ZUCKMAN: But, you know, a lot has happened in a very short period of time and I think a lot of reporters have just been spending their time trying to write about what it means for Jeffords to switch, from Daschle and Lott to trade places in terms of the agenda. But you're right -- the committee chairmanships are huge -- it's where the work gets done. And it's what sets the table for what happens on the senate floor. And so there's going to be a lot of differences in the issues you see.

KURTZ: Dana Milbank, just briefly, Fred Barnes said on television the other day that Jim Jeffords had been "nominated for sainthood by the networks, `Newsweek' and `TIME.'" Certainly his shift, abandoning the GOP, has been portrayed as kind of an act of conscience. Does Barnes have a point?

MILBANK: Well, sure he has a point in that he got good coverage for doing that not because of some sort of sympathy with his viewers but because, as Rick was saying, it just gave us a great story. They just shook us out of our boredom and...

KURTZ: So the low key guy from Vermont...

MILBANK: Right.

KURTZ: ... ends up blowing Washington.

MILBANK: We are in the uncomfortable position of rooting for catastrophe and disaster.

BERKE: Remember how the different sides of that thing go on the Sunday shows? This is not a publicity seeker, this is not a John McCain.

KURTZ: We'll have you all back for next week's catastrophe. Rick Berke, Dana Milbank, Jill Zuckman -- thanks very much for joining us.

Well, up next, the Bush daughters become cover girls and "Newsweek" ousts a non-existing critic.

(COMMERCIAL BREAK)

KURTZ: Welcome back to RELIABLE SOURCES.

Our talk about the so-called vandal scandal prompted lots of e- mail: "Sure the building was not set on fire or bomb but the vandalism did occur." And: "The trashing of the White House appears to be another press invention looking for another place get invented."

In fact, the story refuses to die. White House spokesman Ari Fleischer released an inventory last weekend of damage to computer keyboards and phone lines along with graffiti. Democrats say they still want proof. The General Accounting Office has launched a new probe.

And the media's still swarming over the story of the president's daughters. "People" magazine with a 13-page cover story, "Oops, They Did It Again." After our discussion last week one view wrote, "Would the press be so anxious to cover the same story if it were one of their own kids?" I think we know the answer to that.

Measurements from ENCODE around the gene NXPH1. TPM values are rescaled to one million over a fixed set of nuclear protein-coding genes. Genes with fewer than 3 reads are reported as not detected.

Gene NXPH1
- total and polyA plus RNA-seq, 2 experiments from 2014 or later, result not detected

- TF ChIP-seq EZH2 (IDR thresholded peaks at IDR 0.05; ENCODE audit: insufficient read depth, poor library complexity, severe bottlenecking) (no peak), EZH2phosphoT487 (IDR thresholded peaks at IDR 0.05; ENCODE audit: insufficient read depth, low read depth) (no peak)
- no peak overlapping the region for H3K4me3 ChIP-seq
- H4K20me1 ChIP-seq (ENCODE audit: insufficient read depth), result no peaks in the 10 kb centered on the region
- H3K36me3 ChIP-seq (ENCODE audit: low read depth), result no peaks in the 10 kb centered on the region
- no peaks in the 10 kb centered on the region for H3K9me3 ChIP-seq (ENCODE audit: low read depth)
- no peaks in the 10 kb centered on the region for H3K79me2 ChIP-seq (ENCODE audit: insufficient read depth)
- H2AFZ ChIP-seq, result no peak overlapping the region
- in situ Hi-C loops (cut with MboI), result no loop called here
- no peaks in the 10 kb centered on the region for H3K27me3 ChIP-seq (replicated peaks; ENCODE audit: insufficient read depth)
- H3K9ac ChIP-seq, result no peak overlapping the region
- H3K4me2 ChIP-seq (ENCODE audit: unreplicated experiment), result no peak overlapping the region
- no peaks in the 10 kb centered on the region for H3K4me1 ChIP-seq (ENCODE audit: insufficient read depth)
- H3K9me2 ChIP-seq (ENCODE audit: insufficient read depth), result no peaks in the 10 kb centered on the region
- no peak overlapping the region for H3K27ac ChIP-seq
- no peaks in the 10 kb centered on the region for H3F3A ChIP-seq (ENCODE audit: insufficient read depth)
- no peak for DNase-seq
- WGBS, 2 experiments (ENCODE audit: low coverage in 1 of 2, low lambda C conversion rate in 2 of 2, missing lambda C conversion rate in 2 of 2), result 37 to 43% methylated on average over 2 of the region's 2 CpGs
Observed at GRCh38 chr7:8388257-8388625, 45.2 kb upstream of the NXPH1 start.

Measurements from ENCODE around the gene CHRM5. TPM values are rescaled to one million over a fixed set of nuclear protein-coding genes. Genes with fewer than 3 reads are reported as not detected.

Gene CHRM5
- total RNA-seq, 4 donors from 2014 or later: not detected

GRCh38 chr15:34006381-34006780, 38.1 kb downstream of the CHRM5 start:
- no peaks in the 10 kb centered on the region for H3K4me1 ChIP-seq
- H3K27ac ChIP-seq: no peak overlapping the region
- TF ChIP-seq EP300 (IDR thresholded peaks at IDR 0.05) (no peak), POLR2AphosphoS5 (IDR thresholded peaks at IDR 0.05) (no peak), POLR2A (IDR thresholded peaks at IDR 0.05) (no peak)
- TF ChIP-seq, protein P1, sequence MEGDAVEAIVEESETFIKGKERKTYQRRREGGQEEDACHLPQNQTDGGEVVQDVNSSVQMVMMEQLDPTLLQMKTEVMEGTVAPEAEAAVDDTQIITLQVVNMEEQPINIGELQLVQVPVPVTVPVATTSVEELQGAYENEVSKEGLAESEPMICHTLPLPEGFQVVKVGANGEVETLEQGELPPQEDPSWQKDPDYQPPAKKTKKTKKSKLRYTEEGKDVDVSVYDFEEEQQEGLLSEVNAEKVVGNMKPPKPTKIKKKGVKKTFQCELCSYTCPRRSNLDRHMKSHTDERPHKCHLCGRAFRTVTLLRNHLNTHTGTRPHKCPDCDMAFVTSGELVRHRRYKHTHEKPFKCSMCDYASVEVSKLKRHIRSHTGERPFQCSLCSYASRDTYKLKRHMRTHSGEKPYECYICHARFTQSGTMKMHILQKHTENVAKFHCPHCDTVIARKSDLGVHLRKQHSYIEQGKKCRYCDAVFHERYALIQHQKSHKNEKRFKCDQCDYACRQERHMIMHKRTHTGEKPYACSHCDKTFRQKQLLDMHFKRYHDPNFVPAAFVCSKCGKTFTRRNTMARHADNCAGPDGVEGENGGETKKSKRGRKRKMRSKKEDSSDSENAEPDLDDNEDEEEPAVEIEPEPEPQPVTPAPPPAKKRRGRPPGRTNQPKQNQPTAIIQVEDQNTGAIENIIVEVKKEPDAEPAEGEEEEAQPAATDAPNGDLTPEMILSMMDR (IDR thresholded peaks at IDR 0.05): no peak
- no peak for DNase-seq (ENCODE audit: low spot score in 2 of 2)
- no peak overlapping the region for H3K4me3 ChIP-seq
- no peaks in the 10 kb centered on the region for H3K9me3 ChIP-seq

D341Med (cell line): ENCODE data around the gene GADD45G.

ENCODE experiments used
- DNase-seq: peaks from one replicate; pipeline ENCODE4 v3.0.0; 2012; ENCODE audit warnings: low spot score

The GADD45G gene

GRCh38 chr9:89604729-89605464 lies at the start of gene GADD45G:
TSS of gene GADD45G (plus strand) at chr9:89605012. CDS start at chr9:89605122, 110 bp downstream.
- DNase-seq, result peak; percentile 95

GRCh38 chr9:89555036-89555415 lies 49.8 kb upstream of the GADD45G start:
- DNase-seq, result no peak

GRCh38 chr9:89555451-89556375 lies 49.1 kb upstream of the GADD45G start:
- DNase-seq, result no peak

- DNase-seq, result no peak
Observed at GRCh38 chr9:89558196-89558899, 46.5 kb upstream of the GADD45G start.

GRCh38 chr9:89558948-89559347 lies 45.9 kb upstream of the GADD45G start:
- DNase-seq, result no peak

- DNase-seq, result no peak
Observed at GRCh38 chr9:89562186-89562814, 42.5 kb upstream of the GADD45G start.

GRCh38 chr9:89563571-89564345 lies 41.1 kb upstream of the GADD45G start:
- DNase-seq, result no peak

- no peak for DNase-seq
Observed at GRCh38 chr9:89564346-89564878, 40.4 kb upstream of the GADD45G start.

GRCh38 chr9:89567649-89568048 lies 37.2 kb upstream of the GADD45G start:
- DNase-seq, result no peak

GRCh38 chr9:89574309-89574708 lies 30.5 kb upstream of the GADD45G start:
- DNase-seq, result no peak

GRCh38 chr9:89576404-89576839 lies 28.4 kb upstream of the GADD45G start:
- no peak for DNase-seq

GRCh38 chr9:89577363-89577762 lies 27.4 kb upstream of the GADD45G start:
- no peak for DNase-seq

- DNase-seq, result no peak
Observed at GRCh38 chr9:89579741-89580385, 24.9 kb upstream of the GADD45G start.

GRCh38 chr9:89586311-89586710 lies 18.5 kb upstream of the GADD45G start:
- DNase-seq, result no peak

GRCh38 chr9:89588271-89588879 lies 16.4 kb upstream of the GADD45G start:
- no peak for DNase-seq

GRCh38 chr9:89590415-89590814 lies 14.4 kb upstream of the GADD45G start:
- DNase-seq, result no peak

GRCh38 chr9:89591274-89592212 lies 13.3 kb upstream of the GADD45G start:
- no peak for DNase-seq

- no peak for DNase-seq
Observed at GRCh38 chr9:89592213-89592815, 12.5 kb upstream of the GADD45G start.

Let us know your thoughts at RELIABLE@cnn.com.

And checking other RELIABLE SOURCES media items, the movie critic who wasn't. Look how David Manning has been praising Columbia Pictures for some time. But "Newsweek" discovered there is no David Manning of the Ridgefield Press. That's an actual Connecticut weekly but it has no knowledge of the bogus movie reviews. The Connecticut Attorney General is investigating.

And musical chairs at "U.S. News and World Report." Owner Mort Zuckerman has named 46-year-old Brian Duffy as the magazine's executive editor replacing Steven Smith. The shake up comes as U.S. News lays off 10 percent of its editorial staff and shuts down its last three international bureaus. I guess it will be more U.S. news, less world report.

Also this week, CNN settled a lawsuit with fired producer Jack Smith over the Tailwind segment about alleged nerve gas use during the Vietnam war that the network had to retract. No specifics on the terms but Smith said, "It's serves as a down payment on restoring my reputation as a journalist."

Coming up next, how Hollywood looks at war in "Bernie's Backpage."

(COMMERCIAL BREAK)

KURTZ: Time now for "The Backpage," Bernie?

KALB: "Pearl Harbor," the movie, has been in the news the past couple of weeks, so, too, Pearl Harbor the real one.

(BEGIN VIDEOTAPE)

KALB (voice-over): And what happened there -- that day in 1941 -- is sacrosanct. You don't tinker with it or trivialize it. "A date which will live in infamy," to quote FDR.

But now along comes Disney -- the people who brought you Mickey Mouse -- along comes Disney with it's version of what happened at Pearl Harbor, $135 million mix of bombs and a three-way love story. And it's a blockbuster, even though lots of media critics thought the movie itself bombed.

OK, it's a free country, so Hollywood's got a right to deal with Pearl Harbor as merchandise, to write the script any way it wants; but there's something else going on here. The mangling of history, the laundering of reality, the sheer unrecognizability of the real scenario.

Bombs -- sure, lots of them -- but watching the movie you'd think all of this was America's fault, self inflicted -- that it was Uncle Sam who forced the peace-loving Japanese into war because of a cut-off of Japan's oil supply.

"There's nothing in the script," as The Wall Street Journal reviewer put it, "About imperial Japan's invasion of China and its designs on the rest of Asia." But, hey, this is more than half a century after Pearl Harbor. Yesterday's enemy, today's ally. The box office, the commander in chief.

So why stir up old hostilities and offend moviegoers in the old Axis Powers? The Japanese and the Germans will be getting a lightly watered down version of the movie. In other words, political correctness: The ultimate victor of World War II.

At "The L.A. Times," according to "The New York Times," there's a sudden official preference to describe Pearl Harbor not as a sneak attack, but as a surprise attack.

(END VIDEOTAPE)

KALB: One of these days, if this trend continues, you'll be reading about Hiroshima as a city that underwent a little urban renewal, Auschwitz as that ideal resort for a little concentrated R&R.

KURTZ: Bernard Kalb, thanks. Well, that's it for this edition of RELIABLE SOURCES. I'm Howard Kurtz. Join us again next time for another critical look at the media. CAPITAL GANG is up next.